The military potential of AI, however, has emerged as a major sticking point in an increasingly complex relationship between China and the United States. Many policymakers see the technology as a crucial way for the United States to gain an edge over its rival. This potential is one of the main reasons why the United States has sought to limit China’s access to advanced semiconductors is to hinder its ability to exploit technology for military purposes.
Policymakers advocating for the military adoption of AI also recognize that this technology can bring a range of new risks, including the possibility that the use of AI will increase distrust between potential adversaries or that Faulty systems trigger an escalation of hostilities.
“There should be some room to discuss the use of AI associated with lethal autonomous weapon systems,” says Paul Triolexpert on U.S.-China political issues at Albright Stonebridge Group, a strategic consulting firm.
Efforts to ban deadly autonomous weapons targeting humans have so far been spearheaded blocked in UN discussionsbut one new resolutionannounced this month, could give further impetus to the restrictions.
The United States and China must first agree on a definition of these weapons, Triolo says. But he believes discussions will inevitably be complicated by US sanctions, which directly target China’s ability to develop advanced AI. Any discussion “necessarily, in my view, should include a discussion of U.S. controls on advanced computer hardware,” he says.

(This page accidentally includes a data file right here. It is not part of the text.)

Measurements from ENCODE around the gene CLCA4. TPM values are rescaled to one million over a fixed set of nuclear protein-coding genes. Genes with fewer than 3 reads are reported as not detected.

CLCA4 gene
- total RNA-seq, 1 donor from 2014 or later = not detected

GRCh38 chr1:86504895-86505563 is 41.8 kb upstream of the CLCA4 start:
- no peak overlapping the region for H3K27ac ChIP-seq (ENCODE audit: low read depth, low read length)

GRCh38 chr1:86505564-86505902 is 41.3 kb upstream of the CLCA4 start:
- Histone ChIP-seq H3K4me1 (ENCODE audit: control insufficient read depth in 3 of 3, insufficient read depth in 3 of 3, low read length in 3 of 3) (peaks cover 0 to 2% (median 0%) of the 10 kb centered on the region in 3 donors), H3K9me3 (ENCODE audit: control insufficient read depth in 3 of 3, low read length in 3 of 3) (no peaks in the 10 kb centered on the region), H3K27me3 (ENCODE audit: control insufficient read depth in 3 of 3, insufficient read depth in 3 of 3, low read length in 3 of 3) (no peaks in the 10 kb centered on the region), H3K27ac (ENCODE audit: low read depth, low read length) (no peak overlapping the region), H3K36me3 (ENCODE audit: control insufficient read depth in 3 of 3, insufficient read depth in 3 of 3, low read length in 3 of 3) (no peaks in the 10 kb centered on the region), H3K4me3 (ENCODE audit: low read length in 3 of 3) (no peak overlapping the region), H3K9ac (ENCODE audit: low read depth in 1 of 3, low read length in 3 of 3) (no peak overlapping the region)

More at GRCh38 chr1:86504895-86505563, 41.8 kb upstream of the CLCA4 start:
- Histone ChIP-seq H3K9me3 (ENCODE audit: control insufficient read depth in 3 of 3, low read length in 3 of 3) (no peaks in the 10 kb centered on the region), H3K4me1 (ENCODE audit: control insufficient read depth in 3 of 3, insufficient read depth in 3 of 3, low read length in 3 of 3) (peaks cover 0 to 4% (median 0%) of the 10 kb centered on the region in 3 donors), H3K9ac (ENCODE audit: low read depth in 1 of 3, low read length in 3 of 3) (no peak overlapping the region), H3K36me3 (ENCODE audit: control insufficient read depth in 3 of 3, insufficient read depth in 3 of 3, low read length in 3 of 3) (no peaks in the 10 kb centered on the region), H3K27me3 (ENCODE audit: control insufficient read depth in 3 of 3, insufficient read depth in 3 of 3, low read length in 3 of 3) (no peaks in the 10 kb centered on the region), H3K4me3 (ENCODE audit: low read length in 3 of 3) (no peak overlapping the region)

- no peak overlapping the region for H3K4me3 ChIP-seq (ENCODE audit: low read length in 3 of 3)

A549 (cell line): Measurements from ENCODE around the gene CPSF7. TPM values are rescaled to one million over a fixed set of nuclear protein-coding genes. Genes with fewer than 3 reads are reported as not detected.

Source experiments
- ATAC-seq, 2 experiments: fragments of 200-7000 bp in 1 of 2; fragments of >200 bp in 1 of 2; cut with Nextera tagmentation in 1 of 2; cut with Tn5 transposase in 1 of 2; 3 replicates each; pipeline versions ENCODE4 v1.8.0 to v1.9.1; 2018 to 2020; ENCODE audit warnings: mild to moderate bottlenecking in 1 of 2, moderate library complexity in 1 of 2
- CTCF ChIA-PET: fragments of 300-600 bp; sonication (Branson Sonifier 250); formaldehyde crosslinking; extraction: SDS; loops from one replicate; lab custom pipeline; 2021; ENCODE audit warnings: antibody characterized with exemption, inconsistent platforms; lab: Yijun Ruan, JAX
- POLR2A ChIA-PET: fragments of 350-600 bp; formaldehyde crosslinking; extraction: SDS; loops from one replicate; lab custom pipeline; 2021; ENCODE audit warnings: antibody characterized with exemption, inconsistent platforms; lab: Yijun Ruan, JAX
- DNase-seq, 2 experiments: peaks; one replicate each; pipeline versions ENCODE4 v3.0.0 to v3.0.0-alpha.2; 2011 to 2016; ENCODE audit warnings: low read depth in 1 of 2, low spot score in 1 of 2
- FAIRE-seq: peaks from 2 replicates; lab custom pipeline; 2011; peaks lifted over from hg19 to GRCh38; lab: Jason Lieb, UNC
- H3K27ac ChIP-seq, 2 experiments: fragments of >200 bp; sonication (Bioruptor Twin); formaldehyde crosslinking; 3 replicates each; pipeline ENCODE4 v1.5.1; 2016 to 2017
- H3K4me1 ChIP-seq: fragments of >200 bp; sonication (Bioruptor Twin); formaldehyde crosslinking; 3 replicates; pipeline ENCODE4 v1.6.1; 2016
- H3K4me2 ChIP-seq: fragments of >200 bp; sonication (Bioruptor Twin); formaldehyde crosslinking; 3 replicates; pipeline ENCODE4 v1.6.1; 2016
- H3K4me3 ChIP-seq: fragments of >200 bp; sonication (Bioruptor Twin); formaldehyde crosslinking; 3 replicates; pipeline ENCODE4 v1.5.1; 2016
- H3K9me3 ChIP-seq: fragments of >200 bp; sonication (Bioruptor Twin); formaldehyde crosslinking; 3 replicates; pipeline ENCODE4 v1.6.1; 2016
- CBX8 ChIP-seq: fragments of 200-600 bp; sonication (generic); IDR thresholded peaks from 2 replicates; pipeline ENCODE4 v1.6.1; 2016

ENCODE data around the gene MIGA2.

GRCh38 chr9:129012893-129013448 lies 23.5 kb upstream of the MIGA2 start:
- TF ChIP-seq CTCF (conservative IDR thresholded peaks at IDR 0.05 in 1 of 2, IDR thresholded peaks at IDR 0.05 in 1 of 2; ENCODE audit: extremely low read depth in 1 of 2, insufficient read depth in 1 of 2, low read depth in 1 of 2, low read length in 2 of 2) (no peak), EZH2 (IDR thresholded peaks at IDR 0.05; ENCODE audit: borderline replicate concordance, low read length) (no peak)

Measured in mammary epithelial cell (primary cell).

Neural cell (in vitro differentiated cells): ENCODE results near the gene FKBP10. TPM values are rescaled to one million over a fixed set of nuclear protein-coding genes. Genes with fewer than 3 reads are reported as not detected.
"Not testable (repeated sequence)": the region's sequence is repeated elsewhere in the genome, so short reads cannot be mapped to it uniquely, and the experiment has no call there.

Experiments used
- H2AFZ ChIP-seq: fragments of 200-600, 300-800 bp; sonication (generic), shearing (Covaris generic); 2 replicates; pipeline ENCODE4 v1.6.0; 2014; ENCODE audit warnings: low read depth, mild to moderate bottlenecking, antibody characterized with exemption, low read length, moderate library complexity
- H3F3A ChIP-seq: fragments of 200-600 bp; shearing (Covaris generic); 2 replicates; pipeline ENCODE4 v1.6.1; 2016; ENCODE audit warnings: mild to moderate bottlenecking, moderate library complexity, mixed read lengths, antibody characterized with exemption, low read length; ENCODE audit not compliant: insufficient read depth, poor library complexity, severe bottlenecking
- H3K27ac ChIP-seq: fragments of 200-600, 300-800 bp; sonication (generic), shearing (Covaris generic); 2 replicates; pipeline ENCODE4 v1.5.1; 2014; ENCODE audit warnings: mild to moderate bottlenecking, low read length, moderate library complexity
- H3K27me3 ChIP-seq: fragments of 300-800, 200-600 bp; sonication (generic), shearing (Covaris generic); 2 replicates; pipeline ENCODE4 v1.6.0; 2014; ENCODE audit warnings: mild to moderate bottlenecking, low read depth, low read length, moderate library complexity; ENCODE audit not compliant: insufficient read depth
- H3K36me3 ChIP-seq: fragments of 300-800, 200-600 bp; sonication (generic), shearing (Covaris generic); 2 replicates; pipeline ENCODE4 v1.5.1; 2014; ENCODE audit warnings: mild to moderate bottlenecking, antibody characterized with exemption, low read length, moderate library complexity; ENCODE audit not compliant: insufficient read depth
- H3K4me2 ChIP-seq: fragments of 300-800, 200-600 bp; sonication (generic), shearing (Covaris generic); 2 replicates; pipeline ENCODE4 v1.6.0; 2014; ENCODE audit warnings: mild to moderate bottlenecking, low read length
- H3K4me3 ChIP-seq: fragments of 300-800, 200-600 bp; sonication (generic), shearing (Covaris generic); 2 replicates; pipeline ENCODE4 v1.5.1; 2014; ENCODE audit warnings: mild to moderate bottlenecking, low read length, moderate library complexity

Even if lethal autonomous weapons were banned, reckless use of AI could cause military systems to fail. The rapid adoption of low-cost, autonomous drones by forces fighting in Ukraine has highlighted the disruptive potential of this technology. has prompted many militaries, including the United States, to rethink their technological direction.
Only recently have the U.S. and Chinese militaries started talking to each other again. Beijing froze military negotiations after Nancy Pelosi visited Taiwanthe democratic island nation that it considers an inalienable part of China and which is also home to the world’s largest population. advanced semiconductor manufacturer, TSMC.
In February, after the United States shot down a Chinese spy balloon that had crossed North America, the Pentagon said Defense Secretary Lloyd Austin unable to contact his Chinese counterpart via a special hotline.
Recent incidents in the South China Sea highlight the need for communication between the U.S. and Chinese militaries. In October, the US Department of Defense released video footage and images which he said shows Chinese fighter jets engaging in dangerous maneuvers near American planes in the region. This month, the Chinese Ministry of Defense posted his own images of what he called “trespass and provocation by a US warship” in the South China Sea.
China, however, has signaled its desire to relaunch dialogue. At the Xiangshan Forum in Tk, China last October, Zhang Youxia, vice chairman of the Central Military Commission of China, said: “We will deepen strategic cooperation and coordination with Russia and are willing to, upon the basis of mutual respect, peaceful coexistence and win-win cooperation, develop military ties with the United States”